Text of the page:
Publications and Research

Document Type


Publication Date



n July of 1966, a group of Puerto Rican migrant workers protested against police brutality and discrimination in North Collins, a small farm community of western NewYork. Puerto Rican farmworkers made up a substantial part of the population, and had transformed the ethnic, racial, and gender landscape of the town. Local officials and residents produced and reproduced images of Puerto Ricans as inferior subjects within US racial and ethnic hierarchies. Those negative images of Puerto Ricans shaped the way in which local authorities elaborated policies of social control against these farmworkers in North Collins. At the same time, Puerto Rican farmworkers challenged those existing images and power relations that attempted to stigmatize them as inferior. They affirmed their presence in western New York and, in effect, stood up for their rights as citizens, as Puerto Ricans, and as Latinos.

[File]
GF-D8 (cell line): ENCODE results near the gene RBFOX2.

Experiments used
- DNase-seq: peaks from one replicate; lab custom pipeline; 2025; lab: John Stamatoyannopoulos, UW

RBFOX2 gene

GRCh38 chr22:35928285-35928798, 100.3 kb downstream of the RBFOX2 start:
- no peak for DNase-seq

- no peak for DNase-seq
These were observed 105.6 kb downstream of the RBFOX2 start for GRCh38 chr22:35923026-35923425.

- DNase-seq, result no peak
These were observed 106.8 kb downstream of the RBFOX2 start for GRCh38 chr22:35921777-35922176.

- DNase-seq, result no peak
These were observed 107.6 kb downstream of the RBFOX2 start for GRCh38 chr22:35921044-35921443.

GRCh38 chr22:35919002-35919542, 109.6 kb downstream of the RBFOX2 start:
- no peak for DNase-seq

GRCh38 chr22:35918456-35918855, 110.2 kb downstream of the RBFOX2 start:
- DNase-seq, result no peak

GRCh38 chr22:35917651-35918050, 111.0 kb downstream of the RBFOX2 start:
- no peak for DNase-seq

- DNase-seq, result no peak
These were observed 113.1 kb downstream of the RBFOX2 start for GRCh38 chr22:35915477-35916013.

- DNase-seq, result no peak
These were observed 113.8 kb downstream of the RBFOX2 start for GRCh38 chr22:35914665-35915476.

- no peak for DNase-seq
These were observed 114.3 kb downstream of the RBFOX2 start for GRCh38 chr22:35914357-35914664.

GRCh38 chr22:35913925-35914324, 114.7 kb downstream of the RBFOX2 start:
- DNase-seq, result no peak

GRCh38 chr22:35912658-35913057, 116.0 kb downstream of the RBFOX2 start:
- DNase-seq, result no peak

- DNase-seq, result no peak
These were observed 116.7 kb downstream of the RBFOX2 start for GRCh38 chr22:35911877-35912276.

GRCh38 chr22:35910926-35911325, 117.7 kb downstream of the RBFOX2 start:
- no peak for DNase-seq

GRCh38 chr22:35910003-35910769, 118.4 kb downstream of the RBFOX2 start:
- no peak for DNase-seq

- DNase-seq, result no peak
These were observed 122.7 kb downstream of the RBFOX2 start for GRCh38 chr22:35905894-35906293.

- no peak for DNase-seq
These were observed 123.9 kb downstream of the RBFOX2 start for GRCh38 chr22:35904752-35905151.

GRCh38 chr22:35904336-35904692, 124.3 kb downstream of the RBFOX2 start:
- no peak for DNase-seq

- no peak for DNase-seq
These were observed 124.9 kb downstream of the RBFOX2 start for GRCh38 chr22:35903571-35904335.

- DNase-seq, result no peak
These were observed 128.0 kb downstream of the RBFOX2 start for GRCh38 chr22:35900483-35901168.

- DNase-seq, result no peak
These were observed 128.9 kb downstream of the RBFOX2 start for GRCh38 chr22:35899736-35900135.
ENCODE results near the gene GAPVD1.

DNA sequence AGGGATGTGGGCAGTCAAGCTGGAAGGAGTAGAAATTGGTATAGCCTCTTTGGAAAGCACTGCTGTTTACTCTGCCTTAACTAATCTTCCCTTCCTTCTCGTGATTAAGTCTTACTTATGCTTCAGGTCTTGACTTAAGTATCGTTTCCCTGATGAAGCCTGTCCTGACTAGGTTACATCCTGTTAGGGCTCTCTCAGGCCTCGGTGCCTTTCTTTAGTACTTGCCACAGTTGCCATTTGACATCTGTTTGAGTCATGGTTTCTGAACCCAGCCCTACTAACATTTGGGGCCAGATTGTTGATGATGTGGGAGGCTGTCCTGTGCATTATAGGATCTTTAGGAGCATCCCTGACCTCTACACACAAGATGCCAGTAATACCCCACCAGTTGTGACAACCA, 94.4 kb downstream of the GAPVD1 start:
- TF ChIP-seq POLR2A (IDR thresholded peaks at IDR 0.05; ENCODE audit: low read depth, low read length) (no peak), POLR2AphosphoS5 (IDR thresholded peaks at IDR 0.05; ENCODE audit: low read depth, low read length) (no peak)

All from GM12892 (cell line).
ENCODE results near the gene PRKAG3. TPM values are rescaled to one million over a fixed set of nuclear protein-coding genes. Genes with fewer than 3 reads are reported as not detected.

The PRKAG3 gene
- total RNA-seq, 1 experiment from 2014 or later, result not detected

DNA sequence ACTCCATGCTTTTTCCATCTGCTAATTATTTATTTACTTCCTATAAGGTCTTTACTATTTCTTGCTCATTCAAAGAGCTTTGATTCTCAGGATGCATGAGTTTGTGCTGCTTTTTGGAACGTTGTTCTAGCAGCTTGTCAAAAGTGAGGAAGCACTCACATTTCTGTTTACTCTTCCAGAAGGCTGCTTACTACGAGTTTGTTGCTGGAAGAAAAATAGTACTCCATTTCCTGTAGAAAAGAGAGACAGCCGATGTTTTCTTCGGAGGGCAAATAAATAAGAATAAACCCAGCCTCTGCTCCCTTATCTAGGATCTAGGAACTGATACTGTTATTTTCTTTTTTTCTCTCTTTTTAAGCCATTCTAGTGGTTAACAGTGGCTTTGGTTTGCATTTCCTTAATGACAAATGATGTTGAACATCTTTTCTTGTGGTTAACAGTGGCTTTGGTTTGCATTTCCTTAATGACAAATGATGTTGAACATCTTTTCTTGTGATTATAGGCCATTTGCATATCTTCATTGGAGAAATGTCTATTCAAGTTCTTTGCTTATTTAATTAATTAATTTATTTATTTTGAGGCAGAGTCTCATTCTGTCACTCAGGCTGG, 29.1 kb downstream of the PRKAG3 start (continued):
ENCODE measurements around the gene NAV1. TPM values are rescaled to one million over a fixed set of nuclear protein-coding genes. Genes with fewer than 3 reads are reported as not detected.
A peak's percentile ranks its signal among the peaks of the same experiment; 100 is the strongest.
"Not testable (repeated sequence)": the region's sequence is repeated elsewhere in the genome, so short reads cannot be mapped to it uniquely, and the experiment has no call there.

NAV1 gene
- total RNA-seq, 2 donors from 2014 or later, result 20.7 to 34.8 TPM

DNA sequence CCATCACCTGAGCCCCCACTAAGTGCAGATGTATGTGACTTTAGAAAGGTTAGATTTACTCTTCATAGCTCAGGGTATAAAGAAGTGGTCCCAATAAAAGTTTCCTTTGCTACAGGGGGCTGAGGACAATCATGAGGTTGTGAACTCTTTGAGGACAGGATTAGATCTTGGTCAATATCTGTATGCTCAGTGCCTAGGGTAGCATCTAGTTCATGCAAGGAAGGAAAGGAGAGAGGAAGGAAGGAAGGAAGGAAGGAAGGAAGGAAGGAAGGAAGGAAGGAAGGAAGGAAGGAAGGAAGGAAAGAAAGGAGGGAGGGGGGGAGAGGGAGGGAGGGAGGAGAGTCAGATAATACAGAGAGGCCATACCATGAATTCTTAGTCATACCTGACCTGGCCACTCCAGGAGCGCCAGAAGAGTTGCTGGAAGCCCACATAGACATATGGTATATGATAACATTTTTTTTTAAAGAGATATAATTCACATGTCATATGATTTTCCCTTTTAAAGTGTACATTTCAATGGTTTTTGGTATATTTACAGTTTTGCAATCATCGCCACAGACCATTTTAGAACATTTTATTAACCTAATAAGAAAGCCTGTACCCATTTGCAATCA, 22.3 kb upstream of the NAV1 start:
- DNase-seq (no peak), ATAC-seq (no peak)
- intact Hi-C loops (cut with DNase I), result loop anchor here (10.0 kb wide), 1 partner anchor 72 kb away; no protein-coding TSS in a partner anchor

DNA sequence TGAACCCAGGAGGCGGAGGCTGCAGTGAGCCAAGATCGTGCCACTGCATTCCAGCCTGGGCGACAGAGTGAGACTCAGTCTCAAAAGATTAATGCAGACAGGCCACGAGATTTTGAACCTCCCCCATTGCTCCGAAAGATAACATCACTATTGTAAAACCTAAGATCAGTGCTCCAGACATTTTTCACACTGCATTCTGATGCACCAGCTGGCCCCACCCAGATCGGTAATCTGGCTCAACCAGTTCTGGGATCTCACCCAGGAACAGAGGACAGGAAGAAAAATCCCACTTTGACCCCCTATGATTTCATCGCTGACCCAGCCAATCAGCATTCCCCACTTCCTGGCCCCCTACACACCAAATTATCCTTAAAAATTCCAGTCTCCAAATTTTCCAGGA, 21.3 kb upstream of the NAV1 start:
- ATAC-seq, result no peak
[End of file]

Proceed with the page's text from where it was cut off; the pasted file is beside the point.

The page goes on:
This work was originally published in Latino Studies.


To view the content in your browser, please download Adobe Reader or, alternately,
you may Download the file to your hard drive.

NOTE: The latest versions of Adobe Reader do not support viewing PDF files within Firefox on Mac OS and if you are using a modern (Intel) Mac, there is no official plugin for viewing PDF files within the browser window.